In this case I'm going to take this model and I'm going to drag it over here to my science workbench, and sort of have it ingest all of the things that the TerraPower people have made available to their collaborators or people that want to work in this space.
So, I might have different outputs or controls on this model, burn up, flux, power output, and if I want to understand how it works, perhaps understand what the wave propagation is in this particular cylindrical form, I can say, OK, I want to run this from zero to 45 years, and go ahead and run that simulation.
So, it does that. I can observe what happens, and it can be checked against a certain set of parameters that I might be interested or might be an expert in understanding.
In this case the model basically says, you know, there's a certain set of these things that are out of spec relative to the goal, in this case flux. And so I can say, well, what was the flux, and you can look at the parameters.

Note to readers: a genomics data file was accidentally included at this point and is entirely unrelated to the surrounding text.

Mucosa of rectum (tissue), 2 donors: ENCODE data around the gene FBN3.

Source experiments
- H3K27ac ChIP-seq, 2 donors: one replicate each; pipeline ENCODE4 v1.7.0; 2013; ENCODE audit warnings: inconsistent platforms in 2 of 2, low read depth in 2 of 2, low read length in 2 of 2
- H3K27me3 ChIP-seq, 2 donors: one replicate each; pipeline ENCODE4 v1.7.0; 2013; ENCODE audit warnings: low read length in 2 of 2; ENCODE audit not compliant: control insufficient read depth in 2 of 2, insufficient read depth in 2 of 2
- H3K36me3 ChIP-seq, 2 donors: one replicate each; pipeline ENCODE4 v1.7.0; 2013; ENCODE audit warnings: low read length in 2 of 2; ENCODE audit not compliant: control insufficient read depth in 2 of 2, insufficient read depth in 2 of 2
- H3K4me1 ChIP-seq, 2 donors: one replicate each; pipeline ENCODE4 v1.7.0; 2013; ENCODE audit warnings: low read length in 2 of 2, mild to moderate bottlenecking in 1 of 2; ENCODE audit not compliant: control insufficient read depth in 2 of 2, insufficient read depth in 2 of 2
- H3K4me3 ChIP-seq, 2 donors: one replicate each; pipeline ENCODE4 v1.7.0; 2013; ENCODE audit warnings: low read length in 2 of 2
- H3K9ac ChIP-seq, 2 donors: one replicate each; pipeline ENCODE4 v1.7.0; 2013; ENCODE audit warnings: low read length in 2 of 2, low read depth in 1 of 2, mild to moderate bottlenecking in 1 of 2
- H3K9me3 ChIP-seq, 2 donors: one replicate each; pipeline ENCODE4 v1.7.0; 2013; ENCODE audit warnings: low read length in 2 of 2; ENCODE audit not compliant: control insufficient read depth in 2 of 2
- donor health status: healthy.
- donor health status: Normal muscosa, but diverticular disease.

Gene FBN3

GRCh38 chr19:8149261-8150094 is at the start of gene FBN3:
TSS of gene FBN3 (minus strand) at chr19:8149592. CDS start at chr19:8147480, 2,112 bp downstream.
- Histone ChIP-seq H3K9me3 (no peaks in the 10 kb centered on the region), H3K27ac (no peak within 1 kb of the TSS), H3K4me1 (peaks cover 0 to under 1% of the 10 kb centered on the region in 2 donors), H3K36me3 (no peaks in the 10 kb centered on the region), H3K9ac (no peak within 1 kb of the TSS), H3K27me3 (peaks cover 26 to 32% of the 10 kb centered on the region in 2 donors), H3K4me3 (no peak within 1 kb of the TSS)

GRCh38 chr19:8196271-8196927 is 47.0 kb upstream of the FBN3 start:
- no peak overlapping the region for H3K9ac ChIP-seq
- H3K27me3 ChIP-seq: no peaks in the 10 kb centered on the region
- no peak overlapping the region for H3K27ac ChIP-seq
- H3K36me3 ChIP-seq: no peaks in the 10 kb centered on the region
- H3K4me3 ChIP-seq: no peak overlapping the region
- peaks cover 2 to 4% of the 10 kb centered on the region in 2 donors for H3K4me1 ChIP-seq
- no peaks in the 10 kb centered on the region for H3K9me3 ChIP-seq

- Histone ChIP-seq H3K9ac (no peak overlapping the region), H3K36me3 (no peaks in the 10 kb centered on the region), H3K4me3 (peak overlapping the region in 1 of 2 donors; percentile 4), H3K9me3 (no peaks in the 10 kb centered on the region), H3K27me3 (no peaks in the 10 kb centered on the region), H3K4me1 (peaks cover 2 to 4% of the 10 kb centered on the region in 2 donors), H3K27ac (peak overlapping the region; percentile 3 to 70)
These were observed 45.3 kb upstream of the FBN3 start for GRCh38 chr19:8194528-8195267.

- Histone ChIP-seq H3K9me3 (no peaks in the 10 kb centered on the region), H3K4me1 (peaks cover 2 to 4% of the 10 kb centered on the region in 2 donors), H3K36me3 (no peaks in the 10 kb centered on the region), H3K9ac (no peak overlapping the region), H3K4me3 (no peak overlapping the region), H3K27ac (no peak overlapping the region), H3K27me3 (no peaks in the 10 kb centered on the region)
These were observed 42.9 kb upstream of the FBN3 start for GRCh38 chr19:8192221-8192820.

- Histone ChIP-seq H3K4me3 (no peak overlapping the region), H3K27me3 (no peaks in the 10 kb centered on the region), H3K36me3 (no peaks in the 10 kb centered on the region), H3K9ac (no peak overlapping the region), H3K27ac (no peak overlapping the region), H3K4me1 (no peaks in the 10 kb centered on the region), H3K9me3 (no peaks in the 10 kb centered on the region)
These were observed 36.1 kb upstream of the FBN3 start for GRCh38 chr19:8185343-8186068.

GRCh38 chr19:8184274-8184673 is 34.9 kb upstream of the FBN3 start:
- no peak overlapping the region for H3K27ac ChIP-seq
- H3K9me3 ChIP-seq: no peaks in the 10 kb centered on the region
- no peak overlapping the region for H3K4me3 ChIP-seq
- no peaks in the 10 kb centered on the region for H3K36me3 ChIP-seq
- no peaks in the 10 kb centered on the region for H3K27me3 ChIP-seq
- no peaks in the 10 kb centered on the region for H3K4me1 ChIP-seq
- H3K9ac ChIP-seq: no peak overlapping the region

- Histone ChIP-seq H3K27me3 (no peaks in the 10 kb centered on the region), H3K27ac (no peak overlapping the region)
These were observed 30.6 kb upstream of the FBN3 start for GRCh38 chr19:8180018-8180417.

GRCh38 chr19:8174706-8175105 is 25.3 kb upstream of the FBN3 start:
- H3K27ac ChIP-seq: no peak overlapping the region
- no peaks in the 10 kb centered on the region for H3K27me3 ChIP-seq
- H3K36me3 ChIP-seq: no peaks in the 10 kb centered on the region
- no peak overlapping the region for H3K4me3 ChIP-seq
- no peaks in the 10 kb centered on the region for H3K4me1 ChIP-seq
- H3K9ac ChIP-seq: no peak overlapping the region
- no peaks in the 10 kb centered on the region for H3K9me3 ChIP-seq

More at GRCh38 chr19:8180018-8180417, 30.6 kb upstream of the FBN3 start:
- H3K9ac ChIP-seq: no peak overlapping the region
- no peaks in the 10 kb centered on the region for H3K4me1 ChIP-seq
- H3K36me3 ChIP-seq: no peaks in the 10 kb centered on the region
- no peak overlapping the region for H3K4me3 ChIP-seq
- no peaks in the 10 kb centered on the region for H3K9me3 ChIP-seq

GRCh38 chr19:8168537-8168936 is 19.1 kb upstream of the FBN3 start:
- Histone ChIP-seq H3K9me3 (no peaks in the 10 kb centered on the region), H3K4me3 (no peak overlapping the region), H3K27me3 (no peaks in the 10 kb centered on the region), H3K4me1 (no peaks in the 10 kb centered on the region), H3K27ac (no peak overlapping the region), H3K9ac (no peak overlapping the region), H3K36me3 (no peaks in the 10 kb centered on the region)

You can look at essentially the parameters that are variable in a model like this, and I can say, OK, look, I really don't know what the answers might be, but how can I use these things to make that better.
So, as we have more and more computing capability, our ability to have it do a lot of the heavy lifting or explore these spaces computationally gets better and better.
In this case I might say, computer, run a parameter sweep across five reactor geometries. So, it can go out and load these things up, and create different geometries that we might have indicated look promising, and go out and start to run the same kind of computations.